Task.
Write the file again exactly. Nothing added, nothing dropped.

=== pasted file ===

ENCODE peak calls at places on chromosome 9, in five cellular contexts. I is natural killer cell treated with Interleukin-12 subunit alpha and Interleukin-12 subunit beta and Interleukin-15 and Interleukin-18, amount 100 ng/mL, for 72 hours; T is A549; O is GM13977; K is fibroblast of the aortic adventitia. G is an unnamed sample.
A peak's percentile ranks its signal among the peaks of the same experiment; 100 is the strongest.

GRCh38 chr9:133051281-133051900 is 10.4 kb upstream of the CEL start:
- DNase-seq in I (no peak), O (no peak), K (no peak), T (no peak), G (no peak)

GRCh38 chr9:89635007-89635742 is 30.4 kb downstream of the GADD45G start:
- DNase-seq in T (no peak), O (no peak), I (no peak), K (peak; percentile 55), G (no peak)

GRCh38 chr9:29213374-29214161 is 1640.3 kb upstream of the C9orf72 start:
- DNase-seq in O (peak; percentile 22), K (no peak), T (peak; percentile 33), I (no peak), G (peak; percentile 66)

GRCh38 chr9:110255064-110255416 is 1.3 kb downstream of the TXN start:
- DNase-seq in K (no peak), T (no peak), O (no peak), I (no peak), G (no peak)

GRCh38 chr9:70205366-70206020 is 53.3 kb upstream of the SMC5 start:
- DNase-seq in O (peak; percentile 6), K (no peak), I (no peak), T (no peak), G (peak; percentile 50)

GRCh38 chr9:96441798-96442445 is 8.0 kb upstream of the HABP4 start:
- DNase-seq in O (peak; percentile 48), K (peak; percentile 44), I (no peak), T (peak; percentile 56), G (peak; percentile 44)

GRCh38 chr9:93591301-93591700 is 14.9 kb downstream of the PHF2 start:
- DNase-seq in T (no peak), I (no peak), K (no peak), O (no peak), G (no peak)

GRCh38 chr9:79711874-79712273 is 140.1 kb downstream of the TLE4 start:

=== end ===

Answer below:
ENCODE peak calls at places on chromosome 9, in five cellular contexts. I is natural killer cell treated with Interleukin-12 subunit alpha and Interleukin-12 subunit beta and Interleukin-15 and Interleukin-18, amount 100 ng/mL, for 72 hours; T is A549; O is GM13977; K is fibroblast of the aortic adventitia. G is an unnamed sample.
A peak's percentile ranks its signal among the peaks of the same experiment; 100 is the strongest.

GRCh38 chr9:133051281-133051900 is 10.4 kb upstream of the CEL start:
- DNase-seq in I (no peak), O (no peak), K (no peak), T (no peak), G (no peak)

GRCh38 chr9:89635007-89635742 is 30.4 kb downstream of the GADD45G start:
- DNase-seq in T (no peak), O (no peak), I (no peak), K (peak; percentile 55), G (no peak)

GRCh38 chr9:29213374-29214161 is 1640.3 kb upstream of the C9orf72 start:
- DNase-seq in O (peak; percentile 22), K (no peak), T (peak; percentile 33), I (no peak), G (peak; percentile 66)

GRCh38 chr9:110255064-110255416 is 1.3 kb downstream of the TXN start:
- DNase-seq in K (no peak), T (no peak), O (no peak), I (no peak), G (no peak)

GRCh38 chr9:70205366-70206020 is 53.3 kb upstream of the SMC5 start:
- DNase-seq in O (peak; percentile 6), K (no peak), I (no peak), T (no peak), G (peak; percentile 50)

GRCh38 chr9:96441798-96442445 is 8.0 kb upstream of the HABP4 start:
- DNase-seq in O (peak; percentile 48), K (peak; percentile 44), I (no peak), T (peak; percentile 56), G (peak; percentile 44)

GRCh38 chr9:93591301-93591700 is 14.9 kb downstream of the PHF2 start:
- DNase-seq in T (no peak), I (no peak), K (no peak), O (no peak), G (no peak)

GRCh38 chr9:79711874-79712273 is 140.1 kb downstream of the TLE4 start: